Collaboration is a buzzword in modern business. But it doesn’t happen overnight, especially if you are seeking to transform outmoded models of command and control, says Carol Kinsey Goman, writing for Forbes.
Innovative practices are essential if you want to boost your company with 21st-century thinking.
Here are six leadership tactics that can help you remove the obstacles blocking a more collaborative culture within your organisation:
1) Tackle silo mentality. It’s long been established that silos – departments that segregate themselves and don’t share relevant information with other sectors of the same company – are the enemy of collaboration. When leaders set common goals for the whole organisation, rewarding cooperation and unified achievements, then the barriers will start to break down.
2) Establish trust. It’s the cornerstone of successful collaboration. Teams working together need to trust each other; they also need to know that their leader has faith in them. It’s easy to pay lip service here, so try to be open in your communications. Make time to get to know your team as individuals and encourage them to mix socially to build personal relationships.
3) Be aware of your body language. The way you hold yourself communicates how you are feeling and can influence your employees. “There are two sets of body language cues that people look for in leaders. One set projects warmth and caring, and the other signals power and status,” writes Gorman.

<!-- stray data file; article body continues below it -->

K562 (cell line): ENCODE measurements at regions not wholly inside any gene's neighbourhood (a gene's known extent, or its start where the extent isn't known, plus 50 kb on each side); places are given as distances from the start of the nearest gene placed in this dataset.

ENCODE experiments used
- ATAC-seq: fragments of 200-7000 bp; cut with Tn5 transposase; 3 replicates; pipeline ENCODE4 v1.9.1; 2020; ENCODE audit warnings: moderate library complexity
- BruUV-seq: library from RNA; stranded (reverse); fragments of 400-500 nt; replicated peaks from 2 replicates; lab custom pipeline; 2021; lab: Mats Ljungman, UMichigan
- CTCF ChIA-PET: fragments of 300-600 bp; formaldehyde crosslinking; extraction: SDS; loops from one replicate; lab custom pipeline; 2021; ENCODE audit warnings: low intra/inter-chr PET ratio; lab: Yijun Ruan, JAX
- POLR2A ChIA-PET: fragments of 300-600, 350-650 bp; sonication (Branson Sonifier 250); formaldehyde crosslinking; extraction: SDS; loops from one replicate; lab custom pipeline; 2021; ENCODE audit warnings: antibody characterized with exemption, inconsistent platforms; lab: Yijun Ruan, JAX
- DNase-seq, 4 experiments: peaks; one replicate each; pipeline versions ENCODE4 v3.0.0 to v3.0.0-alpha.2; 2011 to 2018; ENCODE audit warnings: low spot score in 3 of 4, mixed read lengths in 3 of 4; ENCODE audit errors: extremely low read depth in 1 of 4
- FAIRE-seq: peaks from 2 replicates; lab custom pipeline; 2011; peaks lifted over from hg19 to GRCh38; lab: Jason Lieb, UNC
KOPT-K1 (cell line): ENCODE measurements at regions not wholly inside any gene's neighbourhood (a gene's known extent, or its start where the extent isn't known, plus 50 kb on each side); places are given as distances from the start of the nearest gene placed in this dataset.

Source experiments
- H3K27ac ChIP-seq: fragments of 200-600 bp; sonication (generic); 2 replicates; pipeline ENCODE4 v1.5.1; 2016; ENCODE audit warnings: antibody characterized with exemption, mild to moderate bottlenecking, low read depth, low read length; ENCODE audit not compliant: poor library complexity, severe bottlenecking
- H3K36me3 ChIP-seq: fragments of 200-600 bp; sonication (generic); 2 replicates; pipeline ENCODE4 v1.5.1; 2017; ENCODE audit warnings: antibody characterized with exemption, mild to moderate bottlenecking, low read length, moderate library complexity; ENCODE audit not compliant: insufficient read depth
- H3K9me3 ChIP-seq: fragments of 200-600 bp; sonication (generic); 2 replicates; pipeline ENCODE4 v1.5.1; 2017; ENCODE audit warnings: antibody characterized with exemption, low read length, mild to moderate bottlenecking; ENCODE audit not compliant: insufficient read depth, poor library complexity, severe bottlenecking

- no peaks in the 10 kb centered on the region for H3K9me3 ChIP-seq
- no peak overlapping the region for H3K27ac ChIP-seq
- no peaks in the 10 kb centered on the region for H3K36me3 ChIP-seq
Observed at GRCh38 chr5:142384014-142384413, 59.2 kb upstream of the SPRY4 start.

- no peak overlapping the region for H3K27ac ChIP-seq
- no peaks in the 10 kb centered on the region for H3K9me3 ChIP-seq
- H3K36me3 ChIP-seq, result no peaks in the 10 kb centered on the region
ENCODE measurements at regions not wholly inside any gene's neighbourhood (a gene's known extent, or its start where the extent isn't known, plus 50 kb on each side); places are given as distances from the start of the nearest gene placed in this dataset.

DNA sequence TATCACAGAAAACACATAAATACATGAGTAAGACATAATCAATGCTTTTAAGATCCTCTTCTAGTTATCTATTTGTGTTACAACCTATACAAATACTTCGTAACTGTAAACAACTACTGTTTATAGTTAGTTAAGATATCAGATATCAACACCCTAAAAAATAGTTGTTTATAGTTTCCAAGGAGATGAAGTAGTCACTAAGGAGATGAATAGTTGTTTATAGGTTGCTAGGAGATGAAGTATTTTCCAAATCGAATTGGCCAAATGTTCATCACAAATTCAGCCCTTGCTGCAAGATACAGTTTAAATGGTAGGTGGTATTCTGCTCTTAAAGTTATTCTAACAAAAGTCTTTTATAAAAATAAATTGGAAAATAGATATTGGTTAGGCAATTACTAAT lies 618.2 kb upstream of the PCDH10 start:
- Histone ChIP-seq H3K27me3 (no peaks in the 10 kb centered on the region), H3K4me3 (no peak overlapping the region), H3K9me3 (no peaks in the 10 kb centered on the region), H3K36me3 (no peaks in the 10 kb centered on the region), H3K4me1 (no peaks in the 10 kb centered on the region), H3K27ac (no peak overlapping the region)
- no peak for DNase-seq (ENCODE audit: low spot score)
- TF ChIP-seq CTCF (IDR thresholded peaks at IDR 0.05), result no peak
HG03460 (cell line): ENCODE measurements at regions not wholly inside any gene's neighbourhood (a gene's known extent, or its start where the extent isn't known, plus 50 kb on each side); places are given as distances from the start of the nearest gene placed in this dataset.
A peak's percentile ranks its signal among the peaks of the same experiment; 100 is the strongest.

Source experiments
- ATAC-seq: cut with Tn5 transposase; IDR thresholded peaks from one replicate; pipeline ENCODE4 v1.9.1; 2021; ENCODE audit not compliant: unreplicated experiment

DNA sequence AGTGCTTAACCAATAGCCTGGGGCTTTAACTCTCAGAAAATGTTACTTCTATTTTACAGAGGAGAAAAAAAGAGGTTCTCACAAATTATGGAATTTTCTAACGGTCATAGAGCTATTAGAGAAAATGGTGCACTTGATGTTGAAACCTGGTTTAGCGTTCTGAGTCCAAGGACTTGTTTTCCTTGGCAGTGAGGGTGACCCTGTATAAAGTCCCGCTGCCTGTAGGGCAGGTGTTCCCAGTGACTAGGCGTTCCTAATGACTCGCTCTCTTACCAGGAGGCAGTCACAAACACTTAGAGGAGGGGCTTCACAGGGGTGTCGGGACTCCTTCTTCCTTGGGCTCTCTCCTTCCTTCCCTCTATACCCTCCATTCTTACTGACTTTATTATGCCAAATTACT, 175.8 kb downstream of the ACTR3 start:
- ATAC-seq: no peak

Although our body language is largely automatic, by becoming more aware, you can control and utilise it. Facing people when you speak to them, for example, indicates your interest in what they are saying.
“Even rotating your shoulders a quarter turn away signals a lack of interest and makes the other person feel as if their opinions are being discounted.”
4) Encourage cross-pollination. Putting together a group of similarly highly proficient people is not necessarily the most effective model for collaboration. Experiments at the University of Michigan concluded that mixed ability combinations tackled tricky dilemmas more effectively.
5) Develop empathy. Learn to really listen to your staff and respond with compassion. Goman quotes psychologist Carl Rogers’s book On Becoming a Person:
“Real communication occurs when we listen with understanding – to see the idea and attitude from the other person’s point of view, to sense how it feels to them, to achieve their frame of reference in regard to the thing they are talking about.”
6) Make teams feel emotionally safe. As humans, our willingness to collaborate is governed by two primeval instincts and these will kick in if we don’t feel adequately secure.
We are programmed to hoard what we have when we feel threatened and information is no exception. If you criticise or ignore your employees’ ideas and insights, they can feel too threatened to attempt to contribute.
By contrast we are a species that likes to share knowledge and learn from one another. As a leader you can stimulate this instinct by helping employees to feel safe and valued in the workplace.
Effective collaboration is more vital than ever in the contemporary fast-paced business environment. Following these six key steps will put you on the right road.